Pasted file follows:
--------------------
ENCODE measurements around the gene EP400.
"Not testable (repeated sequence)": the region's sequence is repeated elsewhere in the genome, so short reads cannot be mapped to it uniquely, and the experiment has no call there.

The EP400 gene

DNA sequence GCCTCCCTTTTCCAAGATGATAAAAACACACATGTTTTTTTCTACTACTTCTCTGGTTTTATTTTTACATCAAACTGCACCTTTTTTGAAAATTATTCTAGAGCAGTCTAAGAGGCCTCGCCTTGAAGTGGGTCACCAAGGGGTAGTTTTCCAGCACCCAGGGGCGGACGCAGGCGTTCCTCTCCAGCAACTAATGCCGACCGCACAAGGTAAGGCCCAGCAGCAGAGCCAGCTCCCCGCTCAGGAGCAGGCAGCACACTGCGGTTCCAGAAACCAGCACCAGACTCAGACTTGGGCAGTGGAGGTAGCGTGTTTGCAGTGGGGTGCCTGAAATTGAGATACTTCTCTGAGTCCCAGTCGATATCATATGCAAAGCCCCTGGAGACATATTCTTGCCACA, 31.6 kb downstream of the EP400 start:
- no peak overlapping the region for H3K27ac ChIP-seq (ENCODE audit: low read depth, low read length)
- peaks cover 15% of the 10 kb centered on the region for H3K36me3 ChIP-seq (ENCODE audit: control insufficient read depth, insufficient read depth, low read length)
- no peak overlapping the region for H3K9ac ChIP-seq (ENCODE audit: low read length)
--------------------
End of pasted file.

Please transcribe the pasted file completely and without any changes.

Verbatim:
ENCODE measurements around the gene EP400.
"Not testable (repeated sequence)": the region's sequence is repeated elsewhere in the genome, so short reads cannot be mapped to it uniquely, and the experiment has no call there.

The EP400 gene

DNA sequence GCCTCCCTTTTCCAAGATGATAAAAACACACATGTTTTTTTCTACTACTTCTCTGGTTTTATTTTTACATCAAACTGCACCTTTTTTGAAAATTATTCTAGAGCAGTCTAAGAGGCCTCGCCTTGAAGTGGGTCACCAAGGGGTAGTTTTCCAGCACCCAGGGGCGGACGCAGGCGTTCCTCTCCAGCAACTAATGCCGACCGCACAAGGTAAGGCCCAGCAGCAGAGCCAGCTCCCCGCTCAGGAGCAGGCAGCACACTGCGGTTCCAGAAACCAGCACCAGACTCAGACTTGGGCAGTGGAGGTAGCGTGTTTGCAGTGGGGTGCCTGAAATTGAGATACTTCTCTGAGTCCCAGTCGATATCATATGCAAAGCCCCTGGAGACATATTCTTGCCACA, 31.6 kb downstream of the EP400 start:
- no peak overlapping the region for H3K27ac ChIP-seq (ENCODE audit: low read depth, low read length)
- peaks cover 15% of the 10 kb centered on the region for H3K36me3 ChIP-seq (ENCODE audit: control insufficient read depth, insufficient read depth, low read length)
- no peak overlapping the region for H3K9ac ChIP-seq (ENCODE audit: low read length)